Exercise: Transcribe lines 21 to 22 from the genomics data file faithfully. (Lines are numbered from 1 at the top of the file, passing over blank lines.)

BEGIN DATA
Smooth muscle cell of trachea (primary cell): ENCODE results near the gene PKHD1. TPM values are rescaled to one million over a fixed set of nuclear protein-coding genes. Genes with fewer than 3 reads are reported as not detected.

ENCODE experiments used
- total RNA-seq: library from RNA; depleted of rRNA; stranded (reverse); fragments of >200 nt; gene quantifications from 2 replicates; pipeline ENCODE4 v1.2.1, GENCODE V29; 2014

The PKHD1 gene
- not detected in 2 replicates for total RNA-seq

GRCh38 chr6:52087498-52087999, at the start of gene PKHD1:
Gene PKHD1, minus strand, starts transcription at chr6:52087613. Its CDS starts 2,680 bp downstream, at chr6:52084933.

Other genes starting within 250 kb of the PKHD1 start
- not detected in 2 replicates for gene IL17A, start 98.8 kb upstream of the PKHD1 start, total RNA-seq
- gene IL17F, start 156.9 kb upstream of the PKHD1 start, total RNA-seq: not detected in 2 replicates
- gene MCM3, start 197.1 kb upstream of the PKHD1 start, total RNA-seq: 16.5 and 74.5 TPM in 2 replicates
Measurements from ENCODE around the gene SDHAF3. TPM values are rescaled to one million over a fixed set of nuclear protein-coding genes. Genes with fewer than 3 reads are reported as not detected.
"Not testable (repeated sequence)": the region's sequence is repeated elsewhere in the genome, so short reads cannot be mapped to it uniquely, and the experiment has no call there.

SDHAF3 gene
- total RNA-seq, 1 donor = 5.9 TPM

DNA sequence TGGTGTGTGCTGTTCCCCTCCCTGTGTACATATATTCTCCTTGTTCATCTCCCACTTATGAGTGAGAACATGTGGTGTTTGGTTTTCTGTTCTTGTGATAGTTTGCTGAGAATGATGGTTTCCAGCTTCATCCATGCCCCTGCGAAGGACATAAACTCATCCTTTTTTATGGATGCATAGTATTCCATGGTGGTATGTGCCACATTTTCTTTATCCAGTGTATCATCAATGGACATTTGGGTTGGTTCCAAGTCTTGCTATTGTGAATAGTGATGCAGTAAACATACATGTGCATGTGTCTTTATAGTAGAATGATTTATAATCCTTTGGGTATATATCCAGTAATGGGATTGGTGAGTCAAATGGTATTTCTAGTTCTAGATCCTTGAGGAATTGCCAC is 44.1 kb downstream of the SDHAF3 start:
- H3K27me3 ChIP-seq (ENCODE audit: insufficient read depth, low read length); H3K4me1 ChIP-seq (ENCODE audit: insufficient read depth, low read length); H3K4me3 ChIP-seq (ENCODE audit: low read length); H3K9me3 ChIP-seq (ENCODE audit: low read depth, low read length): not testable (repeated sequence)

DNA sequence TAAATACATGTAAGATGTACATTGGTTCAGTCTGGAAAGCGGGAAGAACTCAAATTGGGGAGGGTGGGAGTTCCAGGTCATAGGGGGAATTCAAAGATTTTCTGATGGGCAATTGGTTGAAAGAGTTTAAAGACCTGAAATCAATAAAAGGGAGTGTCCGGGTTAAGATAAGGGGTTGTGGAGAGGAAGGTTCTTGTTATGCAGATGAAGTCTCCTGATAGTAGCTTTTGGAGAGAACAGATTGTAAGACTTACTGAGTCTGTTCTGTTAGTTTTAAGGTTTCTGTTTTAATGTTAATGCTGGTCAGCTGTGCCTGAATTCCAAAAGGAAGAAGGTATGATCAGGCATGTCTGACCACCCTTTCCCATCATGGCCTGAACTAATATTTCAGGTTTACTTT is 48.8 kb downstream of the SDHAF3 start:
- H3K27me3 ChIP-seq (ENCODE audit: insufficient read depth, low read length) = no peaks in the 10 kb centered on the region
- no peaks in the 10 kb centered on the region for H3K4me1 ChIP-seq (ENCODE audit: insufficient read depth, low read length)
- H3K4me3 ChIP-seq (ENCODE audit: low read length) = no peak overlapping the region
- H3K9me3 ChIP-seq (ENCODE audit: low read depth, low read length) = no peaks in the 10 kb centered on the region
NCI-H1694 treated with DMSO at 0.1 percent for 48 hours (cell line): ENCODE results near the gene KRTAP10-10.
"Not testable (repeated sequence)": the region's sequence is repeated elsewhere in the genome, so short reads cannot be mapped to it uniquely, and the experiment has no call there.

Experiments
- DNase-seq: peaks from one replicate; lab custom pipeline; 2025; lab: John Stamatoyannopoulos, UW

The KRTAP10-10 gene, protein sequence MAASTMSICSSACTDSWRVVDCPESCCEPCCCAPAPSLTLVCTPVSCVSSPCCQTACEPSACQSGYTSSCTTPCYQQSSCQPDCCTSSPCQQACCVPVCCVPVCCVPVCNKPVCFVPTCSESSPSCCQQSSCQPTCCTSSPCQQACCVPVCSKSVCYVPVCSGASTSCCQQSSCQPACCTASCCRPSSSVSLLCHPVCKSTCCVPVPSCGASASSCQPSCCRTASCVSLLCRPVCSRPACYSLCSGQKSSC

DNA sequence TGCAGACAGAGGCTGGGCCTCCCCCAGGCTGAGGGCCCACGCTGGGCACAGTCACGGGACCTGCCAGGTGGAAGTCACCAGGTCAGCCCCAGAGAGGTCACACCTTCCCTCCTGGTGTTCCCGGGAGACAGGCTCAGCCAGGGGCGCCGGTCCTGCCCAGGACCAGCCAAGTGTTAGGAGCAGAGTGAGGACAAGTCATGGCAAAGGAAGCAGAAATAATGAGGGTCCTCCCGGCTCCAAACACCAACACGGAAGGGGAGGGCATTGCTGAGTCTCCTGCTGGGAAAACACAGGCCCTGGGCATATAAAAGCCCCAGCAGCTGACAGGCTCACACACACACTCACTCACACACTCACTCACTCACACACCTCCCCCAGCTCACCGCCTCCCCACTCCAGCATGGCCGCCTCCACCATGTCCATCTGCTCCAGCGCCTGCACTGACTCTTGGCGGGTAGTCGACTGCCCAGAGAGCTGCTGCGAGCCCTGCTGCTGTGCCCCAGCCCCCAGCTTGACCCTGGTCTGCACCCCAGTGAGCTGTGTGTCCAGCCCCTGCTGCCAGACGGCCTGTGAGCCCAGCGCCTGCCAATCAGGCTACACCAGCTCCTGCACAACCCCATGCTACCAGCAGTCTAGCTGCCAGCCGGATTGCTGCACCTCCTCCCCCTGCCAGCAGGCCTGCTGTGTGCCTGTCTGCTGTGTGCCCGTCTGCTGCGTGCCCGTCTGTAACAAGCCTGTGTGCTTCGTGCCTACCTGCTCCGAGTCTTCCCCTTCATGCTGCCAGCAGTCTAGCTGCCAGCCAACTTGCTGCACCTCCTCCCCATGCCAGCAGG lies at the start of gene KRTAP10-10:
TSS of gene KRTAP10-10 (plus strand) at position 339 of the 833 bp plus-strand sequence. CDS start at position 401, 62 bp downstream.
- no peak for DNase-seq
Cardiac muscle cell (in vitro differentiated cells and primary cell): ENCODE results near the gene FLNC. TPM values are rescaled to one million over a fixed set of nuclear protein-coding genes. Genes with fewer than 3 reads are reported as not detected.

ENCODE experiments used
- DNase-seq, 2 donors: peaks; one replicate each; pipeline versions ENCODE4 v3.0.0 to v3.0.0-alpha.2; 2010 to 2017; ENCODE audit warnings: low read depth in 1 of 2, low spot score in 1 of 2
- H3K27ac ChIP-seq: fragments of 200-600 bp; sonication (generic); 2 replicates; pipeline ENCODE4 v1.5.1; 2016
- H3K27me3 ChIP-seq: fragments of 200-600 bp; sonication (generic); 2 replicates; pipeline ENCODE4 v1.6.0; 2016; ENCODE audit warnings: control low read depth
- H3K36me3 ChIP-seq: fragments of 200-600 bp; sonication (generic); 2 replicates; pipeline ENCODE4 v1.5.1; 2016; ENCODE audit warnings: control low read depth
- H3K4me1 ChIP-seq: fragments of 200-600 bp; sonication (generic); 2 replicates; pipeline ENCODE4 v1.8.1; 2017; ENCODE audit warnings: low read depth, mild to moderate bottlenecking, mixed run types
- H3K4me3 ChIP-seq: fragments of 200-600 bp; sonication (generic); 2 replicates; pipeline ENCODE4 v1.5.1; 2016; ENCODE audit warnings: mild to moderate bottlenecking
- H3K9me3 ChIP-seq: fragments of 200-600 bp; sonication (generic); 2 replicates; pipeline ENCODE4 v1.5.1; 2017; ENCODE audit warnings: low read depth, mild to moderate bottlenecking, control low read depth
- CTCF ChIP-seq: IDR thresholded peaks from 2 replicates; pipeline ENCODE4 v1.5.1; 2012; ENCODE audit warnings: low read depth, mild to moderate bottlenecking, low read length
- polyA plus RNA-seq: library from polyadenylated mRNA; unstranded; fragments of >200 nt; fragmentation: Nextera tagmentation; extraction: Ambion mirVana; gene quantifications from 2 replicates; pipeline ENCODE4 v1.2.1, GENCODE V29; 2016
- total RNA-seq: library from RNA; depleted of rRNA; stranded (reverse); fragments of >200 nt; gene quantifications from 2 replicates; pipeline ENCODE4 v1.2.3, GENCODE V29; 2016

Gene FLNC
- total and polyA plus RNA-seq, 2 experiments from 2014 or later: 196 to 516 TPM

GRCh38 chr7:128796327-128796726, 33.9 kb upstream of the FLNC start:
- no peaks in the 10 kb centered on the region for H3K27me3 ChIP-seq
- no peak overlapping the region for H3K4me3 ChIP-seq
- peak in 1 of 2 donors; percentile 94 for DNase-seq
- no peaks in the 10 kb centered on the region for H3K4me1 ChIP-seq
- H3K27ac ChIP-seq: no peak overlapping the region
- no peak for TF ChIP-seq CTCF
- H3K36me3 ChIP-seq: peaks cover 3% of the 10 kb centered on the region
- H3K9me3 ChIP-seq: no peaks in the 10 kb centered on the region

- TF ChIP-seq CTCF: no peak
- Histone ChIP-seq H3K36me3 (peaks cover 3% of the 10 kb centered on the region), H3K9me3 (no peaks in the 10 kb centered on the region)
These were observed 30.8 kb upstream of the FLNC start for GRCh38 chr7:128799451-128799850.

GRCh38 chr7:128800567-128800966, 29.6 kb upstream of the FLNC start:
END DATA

- H3K4me3 ChIP-seq (ENCODE audit: low read length) = no peak overlapping the region
- H3K9me3 ChIP-seq (ENCODE audit: low read depth, low read length) = no peaks in the 10 kb centered on the region